Wu "was terminated because he did not cooperate with an internal examination of the University's admission affairs," the spokeswoman said.
The student, her parents, and Wu were not charged in the scandal.
Investigators were early aware of the information, but did not have enough evidence to file a bill in March, the source added. The investigators are examining Morgan Stanley and the parents to find out what they know.
Stanford University made a statement after the report.
"It is important to clarify that Stanford has not received $ 6.5 million from Singer or from students. Family works with Singer," it said. "Stanford did not know the family-reported payment of $ 6.5 million to Singer until today's news."
Who is behind the scam?
Singer, the supposed mastermind of the system, worked with dozens of wealthy parents to unjustly take their children to top universities.
He was the owner of the college counseling and preparation business, known as "The Key," and the CEO of the Key Worldwide Foundation, the charitable organization associated with it.
Through these organizations, he allegedly alleviated both frauds in standardized tests such as the SAT and ACT and bribery of college coaches and administrators to mistakenly label children as recruited athletes, even if they did not practice this sport.
Fifty people – including Hollywood stars, top CEOs, college coaches, and standardized test administrators – reportedly participated in the program to cheat tests and allow students to run as leading athletes, regardless of their abilities. At least eight universities are named in an indictment and a federal criminal complaint.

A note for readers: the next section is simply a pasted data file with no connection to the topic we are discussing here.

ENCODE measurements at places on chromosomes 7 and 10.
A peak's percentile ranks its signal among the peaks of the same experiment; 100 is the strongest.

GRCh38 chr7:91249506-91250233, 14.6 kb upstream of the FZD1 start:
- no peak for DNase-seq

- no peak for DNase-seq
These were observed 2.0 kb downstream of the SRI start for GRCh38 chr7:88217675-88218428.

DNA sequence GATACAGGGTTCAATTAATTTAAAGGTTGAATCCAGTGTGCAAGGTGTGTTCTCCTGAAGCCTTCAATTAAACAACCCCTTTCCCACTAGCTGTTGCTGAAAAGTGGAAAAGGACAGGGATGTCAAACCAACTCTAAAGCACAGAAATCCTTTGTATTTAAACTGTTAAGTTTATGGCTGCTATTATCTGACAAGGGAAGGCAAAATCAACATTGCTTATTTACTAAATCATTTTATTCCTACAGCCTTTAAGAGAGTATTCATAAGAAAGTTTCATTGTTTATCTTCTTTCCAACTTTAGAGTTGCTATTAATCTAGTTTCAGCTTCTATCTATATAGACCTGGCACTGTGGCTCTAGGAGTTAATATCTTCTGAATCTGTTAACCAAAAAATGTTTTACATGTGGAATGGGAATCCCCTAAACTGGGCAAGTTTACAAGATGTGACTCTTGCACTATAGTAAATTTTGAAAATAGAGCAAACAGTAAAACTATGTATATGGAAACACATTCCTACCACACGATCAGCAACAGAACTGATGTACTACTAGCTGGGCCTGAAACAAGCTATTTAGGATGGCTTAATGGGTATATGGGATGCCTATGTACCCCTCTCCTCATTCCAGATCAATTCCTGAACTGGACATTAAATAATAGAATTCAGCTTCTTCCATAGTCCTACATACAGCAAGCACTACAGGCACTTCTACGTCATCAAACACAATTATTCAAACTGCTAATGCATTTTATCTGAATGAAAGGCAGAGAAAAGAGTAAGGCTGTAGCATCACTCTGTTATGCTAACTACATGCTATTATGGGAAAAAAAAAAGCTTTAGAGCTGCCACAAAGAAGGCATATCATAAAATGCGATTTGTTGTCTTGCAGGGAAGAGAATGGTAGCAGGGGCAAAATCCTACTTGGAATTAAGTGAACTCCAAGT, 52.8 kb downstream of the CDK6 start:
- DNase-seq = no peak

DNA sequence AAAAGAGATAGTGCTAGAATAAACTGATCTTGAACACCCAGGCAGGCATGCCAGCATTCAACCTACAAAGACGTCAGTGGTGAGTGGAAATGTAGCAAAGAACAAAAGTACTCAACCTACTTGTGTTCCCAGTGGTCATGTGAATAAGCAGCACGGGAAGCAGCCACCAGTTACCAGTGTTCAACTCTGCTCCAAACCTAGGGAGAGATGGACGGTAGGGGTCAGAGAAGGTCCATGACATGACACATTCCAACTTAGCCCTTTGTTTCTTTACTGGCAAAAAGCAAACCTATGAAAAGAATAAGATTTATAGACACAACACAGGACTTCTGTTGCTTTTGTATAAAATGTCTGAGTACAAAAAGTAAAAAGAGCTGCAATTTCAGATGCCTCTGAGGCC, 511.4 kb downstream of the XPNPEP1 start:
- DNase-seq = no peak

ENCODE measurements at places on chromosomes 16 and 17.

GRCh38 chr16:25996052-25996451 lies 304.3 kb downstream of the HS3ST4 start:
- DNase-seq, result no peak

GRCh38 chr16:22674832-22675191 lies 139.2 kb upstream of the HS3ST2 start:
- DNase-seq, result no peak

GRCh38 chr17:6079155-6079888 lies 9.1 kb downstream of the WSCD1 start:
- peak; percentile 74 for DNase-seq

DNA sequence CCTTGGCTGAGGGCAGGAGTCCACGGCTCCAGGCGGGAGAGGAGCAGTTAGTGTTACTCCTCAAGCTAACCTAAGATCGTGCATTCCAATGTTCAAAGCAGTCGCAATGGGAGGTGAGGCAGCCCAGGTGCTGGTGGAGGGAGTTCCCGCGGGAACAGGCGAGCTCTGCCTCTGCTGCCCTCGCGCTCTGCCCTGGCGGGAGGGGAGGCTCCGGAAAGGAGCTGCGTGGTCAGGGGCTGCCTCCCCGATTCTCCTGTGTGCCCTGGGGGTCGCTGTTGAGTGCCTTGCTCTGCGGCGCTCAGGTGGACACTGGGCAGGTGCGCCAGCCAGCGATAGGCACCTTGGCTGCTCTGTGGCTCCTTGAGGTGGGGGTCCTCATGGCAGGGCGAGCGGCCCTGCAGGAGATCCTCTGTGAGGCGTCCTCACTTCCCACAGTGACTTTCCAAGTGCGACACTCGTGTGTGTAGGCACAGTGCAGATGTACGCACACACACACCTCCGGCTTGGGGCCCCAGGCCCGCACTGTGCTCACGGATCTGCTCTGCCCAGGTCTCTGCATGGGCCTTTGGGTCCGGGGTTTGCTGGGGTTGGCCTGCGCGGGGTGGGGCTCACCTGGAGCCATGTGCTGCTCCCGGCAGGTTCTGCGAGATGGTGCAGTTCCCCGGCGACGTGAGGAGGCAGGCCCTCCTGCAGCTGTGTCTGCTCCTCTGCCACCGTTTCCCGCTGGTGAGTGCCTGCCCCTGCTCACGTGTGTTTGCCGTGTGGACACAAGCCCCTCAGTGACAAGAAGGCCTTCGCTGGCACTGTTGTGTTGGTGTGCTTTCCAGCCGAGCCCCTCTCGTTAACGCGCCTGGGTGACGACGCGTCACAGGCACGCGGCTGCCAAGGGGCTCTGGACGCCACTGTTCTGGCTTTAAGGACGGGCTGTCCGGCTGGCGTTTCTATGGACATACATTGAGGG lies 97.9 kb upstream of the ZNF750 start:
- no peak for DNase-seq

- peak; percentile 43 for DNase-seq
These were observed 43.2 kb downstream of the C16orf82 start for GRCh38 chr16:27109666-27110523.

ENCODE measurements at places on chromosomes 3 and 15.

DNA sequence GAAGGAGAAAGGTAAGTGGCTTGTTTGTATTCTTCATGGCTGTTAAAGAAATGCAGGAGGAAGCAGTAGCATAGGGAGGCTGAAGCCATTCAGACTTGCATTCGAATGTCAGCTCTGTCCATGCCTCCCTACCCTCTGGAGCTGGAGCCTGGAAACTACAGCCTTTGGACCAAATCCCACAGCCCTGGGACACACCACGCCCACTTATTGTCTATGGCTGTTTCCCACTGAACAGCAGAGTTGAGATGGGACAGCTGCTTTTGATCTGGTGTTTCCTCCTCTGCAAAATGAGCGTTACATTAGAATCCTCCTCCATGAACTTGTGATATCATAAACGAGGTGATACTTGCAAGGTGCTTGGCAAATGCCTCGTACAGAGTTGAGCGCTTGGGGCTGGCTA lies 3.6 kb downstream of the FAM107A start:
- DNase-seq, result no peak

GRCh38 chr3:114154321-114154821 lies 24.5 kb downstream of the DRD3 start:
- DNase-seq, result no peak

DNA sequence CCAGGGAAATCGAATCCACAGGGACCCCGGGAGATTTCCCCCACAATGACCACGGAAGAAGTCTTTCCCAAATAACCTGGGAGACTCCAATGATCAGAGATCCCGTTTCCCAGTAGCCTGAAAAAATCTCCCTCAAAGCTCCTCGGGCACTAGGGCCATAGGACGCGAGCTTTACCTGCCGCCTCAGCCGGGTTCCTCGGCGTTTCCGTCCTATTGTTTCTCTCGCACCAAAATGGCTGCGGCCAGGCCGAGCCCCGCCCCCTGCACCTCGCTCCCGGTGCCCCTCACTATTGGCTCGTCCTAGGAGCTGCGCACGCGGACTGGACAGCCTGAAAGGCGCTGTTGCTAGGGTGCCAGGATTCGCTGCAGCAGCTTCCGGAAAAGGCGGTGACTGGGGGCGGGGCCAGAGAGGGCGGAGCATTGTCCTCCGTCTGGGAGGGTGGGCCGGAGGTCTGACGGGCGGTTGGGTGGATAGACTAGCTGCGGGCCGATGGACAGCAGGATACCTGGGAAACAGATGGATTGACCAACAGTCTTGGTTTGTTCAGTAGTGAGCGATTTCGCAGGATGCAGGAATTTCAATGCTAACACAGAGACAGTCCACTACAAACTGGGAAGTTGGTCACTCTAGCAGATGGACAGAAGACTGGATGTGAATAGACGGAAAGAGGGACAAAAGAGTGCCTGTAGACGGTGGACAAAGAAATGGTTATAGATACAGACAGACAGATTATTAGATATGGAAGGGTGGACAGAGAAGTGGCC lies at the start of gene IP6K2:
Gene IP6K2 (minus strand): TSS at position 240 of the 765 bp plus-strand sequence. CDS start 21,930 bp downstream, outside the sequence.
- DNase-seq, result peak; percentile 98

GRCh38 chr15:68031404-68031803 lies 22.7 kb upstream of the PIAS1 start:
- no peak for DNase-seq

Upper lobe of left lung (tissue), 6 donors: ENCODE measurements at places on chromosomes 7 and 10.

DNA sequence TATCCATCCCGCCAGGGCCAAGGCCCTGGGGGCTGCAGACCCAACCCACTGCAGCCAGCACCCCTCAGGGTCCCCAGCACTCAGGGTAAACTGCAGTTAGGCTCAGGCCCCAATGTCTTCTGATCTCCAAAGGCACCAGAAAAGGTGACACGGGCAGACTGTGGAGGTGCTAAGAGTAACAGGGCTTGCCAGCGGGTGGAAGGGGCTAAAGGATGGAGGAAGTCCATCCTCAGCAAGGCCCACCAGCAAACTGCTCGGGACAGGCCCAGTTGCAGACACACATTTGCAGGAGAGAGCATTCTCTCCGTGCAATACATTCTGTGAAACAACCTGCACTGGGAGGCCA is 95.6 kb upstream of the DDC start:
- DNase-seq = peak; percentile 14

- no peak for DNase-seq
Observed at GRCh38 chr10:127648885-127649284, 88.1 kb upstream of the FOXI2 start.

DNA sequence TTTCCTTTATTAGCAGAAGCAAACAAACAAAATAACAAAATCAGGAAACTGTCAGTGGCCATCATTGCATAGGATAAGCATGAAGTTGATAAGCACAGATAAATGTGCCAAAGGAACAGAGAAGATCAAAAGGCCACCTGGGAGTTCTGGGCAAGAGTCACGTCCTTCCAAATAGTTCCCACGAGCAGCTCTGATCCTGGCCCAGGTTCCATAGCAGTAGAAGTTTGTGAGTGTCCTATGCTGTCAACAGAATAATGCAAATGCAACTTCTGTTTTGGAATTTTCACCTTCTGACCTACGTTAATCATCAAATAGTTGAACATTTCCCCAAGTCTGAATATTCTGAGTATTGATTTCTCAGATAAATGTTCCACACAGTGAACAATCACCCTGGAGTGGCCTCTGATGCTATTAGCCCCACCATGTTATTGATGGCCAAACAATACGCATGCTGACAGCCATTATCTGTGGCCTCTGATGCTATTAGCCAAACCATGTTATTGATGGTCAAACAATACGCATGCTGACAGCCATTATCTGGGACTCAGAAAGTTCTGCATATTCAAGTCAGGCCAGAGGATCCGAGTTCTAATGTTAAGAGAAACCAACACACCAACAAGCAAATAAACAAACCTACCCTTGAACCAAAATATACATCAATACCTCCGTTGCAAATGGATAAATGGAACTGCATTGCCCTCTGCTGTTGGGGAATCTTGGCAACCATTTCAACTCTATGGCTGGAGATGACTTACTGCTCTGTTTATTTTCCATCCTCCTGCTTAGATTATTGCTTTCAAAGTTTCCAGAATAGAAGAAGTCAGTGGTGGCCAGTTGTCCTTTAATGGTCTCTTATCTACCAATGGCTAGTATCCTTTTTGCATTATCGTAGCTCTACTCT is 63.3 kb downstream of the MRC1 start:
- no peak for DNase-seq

Singer received about $ 25 million from parents as part of the project, said Andrew Lelling, the US attorney for Massachusetts. Part of this money was then used to pay for trial administrators or trainers as part of the program.
A Dozen Affected Parents
Allegations of the conspiracy to commit money laundering fraud and conspiracy were Loughlin's first substantive response in this case. The prosecution says she and Giannulli paid $ 500,000 to a fake charity so that their two daughters were admitted to the University of Southern California and falsely named as recruits for the crew.
The "Full House" actress is the most prominent figure in a man's scandal involving dozens of wealthy parents, college coaches and standardized test administrators.
Actress Felicity Huffman was among more than a dozen parents who pleaded guilty to fraud last month. In return for the guilty plea, the prosecutors declared that they would recommend imprisonment at the "lower end" of the sentence and make no further charges against them.
CNN sent an e-mail to the Chinese student requesting comments but did not receive an answer. and tried to contact family business partners in Beijing.